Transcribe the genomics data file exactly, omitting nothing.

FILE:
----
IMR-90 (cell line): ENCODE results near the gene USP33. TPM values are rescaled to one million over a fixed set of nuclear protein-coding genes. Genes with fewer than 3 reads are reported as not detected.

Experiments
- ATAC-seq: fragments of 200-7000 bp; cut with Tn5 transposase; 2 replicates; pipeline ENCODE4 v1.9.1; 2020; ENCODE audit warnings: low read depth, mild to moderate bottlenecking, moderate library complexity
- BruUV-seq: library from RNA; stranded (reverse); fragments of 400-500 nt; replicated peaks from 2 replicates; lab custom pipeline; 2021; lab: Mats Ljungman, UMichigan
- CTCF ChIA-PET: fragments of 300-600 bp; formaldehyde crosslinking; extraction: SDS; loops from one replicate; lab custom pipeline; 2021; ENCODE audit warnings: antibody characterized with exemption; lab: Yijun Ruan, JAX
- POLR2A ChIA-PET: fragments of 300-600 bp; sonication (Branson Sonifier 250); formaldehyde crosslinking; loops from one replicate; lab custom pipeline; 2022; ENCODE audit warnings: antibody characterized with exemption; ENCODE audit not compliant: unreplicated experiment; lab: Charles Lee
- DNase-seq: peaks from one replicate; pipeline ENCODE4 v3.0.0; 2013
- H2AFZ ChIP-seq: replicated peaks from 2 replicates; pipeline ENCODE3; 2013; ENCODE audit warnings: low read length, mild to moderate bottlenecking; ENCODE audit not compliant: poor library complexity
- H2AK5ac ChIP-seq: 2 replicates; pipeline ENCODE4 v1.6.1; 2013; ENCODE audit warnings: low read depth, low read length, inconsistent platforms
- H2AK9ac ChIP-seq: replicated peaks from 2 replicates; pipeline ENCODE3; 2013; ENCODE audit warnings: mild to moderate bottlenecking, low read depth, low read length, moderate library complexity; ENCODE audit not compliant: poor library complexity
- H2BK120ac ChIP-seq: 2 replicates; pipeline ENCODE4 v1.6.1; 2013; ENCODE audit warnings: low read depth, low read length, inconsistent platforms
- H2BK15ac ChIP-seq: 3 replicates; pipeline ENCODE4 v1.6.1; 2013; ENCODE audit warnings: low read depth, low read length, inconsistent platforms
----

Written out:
IMR-90 (cell line): ENCODE results near the gene USP33. TPM values are rescaled to one million over a fixed set of nuclear protein-coding genes. Genes with fewer than 3 reads are reported as not detected.

Experiments
- ATAC-seq: fragments of 200-7000 bp; cut with Tn5 transposase; 2 replicates; pipeline ENCODE4 v1.9.1; 2020; ENCODE audit warnings: low read depth, mild to moderate bottlenecking, moderate library complexity
- BruUV-seq: library from RNA; stranded (reverse); fragments of 400-500 nt; replicated peaks from 2 replicates; lab custom pipeline; 2021; lab: Mats Ljungman, UMichigan
- CTCF ChIA-PET: fragments of 300-600 bp; formaldehyde crosslinking; extraction: SDS; loops from one replicate; lab custom pipeline; 2021; ENCODE audit warnings: antibody characterized with exemption; lab: Yijun Ruan, JAX
- POLR2A ChIA-PET: fragments of 300-600 bp; sonication (Branson Sonifier 250); formaldehyde crosslinking; loops from one replicate; lab custom pipeline; 2022; ENCODE audit warnings: antibody characterized with exemption; ENCODE audit not compliant: unreplicated experiment; lab: Charles Lee
- DNase-seq: peaks from one replicate; pipeline ENCODE4 v3.0.0; 2013
- H2AFZ ChIP-seq: replicated peaks from 2 replicates; pipeline ENCODE3; 2013; ENCODE audit warnings: low read length, mild to moderate bottlenecking; ENCODE audit not compliant: poor library complexity
- H2AK5ac ChIP-seq: 2 replicates; pipeline ENCODE4 v1.6.1; 2013; ENCODE audit warnings: low read depth, low read length, inconsistent platforms
- H2AK9ac ChIP-seq: replicated peaks from 2 replicates; pipeline ENCODE3; 2013; ENCODE audit warnings: mild to moderate bottlenecking, low read depth, low read length, moderate library complexity; ENCODE audit not compliant: poor library complexity
- H2BK120ac ChIP-seq: 2 replicates; pipeline ENCODE4 v1.6.1; 2013; ENCODE audit warnings: low read depth, low read length, inconsistent platforms
- H2BK15ac ChIP-seq: 3 replicates; pipeline ENCODE4 v1.6.1; 2013; ENCODE audit warnings: low read depth, low read length, inconsistent platforms